Jobs for MBA Graduates: What Can I Do With My MBA?

By Indeed Editorial Team

Published February 8, 2021

Pursuing your Master of Business Administration degree (MBA) can help you develop the advanced business skills needed to succeed in a managerial career path. Knowing what you learn during an MBA program and how you can apply it in your career can help you decide whether this educational opportunity is right for you. In this article, we explore frequently asked questions about jobs for MBA graduates.

What is an MBA?

A Master of Business Administration degree is a program where you learn business-related technical skills, managerial abilities and operational processes. You take courses and develop a working knowledge in topics like:

  • Accounting

  • Marketing

  • Economics

  • Operations and human resources

  • Logistics

  • Sales

You can also pursue a specialized MBA program where you take these courses and other supplementary ones in a specific field that relates to your professional goals, such as human resources or marketing.

You can earn an MBA in a variety of formats, including:

  • Online or in-person

  • One-year expedited

  • Two-year traditional

  • Three-year in-depth or specialized

  • Combined with a Juris Doctor (JD) or another professional degree

What fields can you pursue in an MBA program?

An MBA program provides you with the flexibility you need to choose from multiple career paths once you receive your degree. Here are some of the fields or capacities in which you can use an MBA degree:

  • Finance

  • Management

  • International management

  • Consulting

  • IT management

  • Executive management

  • Supply chain management

  • Healthcare management

While you can pursue many of these fields with a bachelor's or associate degree, some advanced positions such as department lead or executive-level roles may require an MBA.

Read more: What Can You Do With an MBA? With Example Careers

Which field is right for you?

Determining a professional specialization in business can depend on factors like your current professional experience, your ideal career and your previous education. Some items to consider when looking into an MBA program include:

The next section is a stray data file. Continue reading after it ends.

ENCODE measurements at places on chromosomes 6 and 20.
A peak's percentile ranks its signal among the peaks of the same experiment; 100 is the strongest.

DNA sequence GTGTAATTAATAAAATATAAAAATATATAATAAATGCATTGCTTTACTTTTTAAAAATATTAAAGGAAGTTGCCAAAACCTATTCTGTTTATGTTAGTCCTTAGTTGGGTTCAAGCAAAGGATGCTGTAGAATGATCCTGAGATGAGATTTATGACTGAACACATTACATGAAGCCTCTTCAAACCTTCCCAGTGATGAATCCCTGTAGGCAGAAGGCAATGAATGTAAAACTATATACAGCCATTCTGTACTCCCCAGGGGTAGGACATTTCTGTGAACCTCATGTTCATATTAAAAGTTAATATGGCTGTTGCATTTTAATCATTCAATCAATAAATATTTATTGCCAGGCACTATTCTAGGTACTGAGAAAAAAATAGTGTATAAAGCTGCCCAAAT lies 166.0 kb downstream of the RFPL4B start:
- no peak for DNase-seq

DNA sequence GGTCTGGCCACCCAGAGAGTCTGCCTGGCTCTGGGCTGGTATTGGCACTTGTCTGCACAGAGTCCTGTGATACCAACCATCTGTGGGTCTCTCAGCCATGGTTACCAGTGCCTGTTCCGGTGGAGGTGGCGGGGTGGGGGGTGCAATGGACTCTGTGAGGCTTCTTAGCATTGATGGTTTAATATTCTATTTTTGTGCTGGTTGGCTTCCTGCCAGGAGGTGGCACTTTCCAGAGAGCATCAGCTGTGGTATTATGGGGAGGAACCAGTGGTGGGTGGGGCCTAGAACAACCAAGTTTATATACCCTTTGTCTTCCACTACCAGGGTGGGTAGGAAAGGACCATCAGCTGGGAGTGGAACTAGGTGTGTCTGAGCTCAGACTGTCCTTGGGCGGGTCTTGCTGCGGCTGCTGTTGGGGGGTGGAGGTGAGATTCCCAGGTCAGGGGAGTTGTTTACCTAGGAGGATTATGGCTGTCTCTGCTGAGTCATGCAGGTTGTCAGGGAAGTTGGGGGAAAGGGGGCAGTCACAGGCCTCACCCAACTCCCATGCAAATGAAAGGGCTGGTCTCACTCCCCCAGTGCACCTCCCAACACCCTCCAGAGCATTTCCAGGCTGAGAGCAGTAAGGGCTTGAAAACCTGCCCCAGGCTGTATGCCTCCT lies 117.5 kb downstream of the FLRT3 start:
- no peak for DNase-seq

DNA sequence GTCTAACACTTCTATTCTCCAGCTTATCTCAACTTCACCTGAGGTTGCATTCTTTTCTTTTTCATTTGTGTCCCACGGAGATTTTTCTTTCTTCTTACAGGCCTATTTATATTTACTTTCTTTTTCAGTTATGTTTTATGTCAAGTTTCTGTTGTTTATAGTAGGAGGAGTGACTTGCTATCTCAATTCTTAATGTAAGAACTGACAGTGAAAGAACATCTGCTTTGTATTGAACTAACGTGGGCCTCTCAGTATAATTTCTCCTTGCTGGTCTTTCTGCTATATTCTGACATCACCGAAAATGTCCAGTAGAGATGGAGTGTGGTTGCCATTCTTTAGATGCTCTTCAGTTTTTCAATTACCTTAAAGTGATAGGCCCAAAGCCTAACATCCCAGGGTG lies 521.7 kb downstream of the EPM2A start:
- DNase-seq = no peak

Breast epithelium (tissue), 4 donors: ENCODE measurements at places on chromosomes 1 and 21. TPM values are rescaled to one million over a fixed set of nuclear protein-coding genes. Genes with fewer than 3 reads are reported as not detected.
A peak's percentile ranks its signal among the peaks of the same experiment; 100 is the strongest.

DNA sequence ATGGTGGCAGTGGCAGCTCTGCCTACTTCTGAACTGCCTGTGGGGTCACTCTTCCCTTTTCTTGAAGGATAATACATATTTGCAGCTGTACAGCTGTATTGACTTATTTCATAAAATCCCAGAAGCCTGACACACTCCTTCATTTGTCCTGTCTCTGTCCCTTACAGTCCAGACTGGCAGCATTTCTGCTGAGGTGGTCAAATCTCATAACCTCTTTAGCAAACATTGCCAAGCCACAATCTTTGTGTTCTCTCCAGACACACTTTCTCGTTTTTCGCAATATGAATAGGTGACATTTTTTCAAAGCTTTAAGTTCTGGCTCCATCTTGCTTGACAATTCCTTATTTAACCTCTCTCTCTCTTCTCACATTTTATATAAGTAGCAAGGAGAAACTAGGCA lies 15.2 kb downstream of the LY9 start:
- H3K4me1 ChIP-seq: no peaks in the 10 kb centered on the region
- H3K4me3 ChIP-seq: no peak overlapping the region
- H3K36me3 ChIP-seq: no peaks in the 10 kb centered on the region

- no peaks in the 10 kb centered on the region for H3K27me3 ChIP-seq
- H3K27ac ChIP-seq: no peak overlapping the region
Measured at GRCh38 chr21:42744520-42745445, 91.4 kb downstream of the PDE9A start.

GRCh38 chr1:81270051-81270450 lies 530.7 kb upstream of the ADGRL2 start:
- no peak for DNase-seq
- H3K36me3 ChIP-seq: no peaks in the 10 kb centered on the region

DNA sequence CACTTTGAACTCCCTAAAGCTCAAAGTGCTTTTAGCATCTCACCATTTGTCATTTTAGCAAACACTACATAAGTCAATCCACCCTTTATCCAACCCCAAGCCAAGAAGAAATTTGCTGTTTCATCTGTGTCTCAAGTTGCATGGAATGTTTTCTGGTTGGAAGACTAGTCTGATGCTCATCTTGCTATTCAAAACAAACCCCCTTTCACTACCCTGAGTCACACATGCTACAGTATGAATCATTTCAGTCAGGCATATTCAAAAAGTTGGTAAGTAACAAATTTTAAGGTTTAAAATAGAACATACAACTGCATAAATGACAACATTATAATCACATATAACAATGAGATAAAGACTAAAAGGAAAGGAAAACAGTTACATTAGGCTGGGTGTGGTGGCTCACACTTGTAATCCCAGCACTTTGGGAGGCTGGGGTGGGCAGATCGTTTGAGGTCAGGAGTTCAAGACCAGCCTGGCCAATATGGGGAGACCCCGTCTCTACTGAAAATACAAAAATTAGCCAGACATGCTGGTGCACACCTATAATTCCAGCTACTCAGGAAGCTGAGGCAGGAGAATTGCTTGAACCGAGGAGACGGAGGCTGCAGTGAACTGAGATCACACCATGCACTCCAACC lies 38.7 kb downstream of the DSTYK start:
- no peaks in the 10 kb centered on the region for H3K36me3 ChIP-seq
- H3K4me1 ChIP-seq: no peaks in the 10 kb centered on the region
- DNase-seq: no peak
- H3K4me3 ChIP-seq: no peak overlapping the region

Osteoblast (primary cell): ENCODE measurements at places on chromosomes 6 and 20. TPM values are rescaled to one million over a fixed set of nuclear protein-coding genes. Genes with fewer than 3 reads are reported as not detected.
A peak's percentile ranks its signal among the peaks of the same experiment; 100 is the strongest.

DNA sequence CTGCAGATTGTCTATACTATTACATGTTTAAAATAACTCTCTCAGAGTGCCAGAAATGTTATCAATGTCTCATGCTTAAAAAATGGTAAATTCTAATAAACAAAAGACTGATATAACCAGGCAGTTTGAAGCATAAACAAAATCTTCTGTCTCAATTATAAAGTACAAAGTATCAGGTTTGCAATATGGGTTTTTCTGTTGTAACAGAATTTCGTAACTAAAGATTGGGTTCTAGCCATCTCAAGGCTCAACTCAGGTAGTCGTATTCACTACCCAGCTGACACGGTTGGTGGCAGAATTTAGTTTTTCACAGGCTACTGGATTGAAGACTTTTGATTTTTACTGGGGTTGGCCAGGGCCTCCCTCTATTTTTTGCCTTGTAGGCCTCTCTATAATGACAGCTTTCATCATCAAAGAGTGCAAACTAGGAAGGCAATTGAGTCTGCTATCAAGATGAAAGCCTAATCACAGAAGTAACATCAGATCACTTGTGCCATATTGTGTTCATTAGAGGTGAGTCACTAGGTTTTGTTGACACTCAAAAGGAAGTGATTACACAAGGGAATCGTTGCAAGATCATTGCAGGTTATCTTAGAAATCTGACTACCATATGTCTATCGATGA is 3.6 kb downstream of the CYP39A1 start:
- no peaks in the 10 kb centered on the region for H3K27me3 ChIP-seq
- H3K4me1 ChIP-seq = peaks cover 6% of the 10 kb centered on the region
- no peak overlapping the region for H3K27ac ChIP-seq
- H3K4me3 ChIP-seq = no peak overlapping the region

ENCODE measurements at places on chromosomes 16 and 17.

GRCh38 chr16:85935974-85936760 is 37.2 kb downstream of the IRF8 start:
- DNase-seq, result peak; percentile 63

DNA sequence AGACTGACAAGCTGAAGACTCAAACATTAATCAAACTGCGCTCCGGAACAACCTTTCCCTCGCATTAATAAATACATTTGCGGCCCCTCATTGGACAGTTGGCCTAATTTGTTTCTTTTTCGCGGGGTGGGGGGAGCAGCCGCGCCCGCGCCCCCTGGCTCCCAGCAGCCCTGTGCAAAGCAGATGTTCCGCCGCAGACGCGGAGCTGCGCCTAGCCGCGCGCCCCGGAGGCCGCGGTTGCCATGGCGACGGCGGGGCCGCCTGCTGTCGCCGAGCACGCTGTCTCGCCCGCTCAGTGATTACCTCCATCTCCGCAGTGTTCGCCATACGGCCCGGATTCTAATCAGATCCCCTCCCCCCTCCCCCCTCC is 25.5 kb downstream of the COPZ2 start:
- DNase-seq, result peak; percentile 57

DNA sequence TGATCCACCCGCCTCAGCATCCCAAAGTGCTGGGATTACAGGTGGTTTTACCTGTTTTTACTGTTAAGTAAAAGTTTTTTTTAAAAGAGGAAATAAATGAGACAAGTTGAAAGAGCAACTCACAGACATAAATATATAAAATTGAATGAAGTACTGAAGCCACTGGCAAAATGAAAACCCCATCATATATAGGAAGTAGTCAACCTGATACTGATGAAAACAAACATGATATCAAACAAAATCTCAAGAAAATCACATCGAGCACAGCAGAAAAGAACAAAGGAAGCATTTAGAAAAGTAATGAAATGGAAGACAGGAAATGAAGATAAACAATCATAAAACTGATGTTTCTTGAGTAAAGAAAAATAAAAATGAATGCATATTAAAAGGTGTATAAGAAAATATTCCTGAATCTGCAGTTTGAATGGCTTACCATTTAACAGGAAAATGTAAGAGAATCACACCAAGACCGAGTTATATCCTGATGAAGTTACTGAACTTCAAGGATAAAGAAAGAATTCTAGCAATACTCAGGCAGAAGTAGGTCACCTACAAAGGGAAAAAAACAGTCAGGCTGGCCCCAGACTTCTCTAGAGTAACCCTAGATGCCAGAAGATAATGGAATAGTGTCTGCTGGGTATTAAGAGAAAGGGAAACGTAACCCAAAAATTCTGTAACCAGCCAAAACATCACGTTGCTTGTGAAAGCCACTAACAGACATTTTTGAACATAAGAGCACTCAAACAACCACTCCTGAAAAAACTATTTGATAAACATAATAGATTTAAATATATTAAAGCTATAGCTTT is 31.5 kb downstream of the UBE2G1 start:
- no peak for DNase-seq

• What industry am I most interested in? Review the job outlook and salary for roles in various business industries to help you determine which one can best serve your goals. In addition, consider reviewing the job duties for various roles to see if you'd enjoy doing that kind of work.

  • What skills do I have so far? Consider what you're skilled at and where you can best apply those skills with an MBA. For example, if you're good at math, accounting or finance might be best for you. If you're a great communicator and advocate, human resources could be a good fit.

  • Where am I in my career?: If you're pursuing an MBA because you're looking to advance your career, look for an MBA program that focuses on developing the skills and knowledge you'll apply in your current field. However, if you're looking to switch career paths, research programs that provide a foundation or specialization in the area in which you're looking to transition.

Should you get an MBA?

Consider the following benefits on an MBA to help you decide if this is the right step for your career:

  • Transferrable skills: An MBA provides many transferrable skills, no matter which program you complete. You refine skills like research, analysis, critical thinking, computer literacy, business writing and communication, all of which you can use in nearly any industry.

  • Expanded professional network: You meet new professionals and experienced experts when you attend an MBA program. All of these people become network connections that you can use to find jobs, training, mentorship or other professional opportunities.

  • Career resources: In addition to a larger network, you also gain access to a network through the school, which may provide career resources like job search help, job boards and resume reviews.

  • Lucrative job opportunities: Having an advanced degree can often qualify you for more opportunities, including those in leadership. You may also be qualified for specialized industries and roles.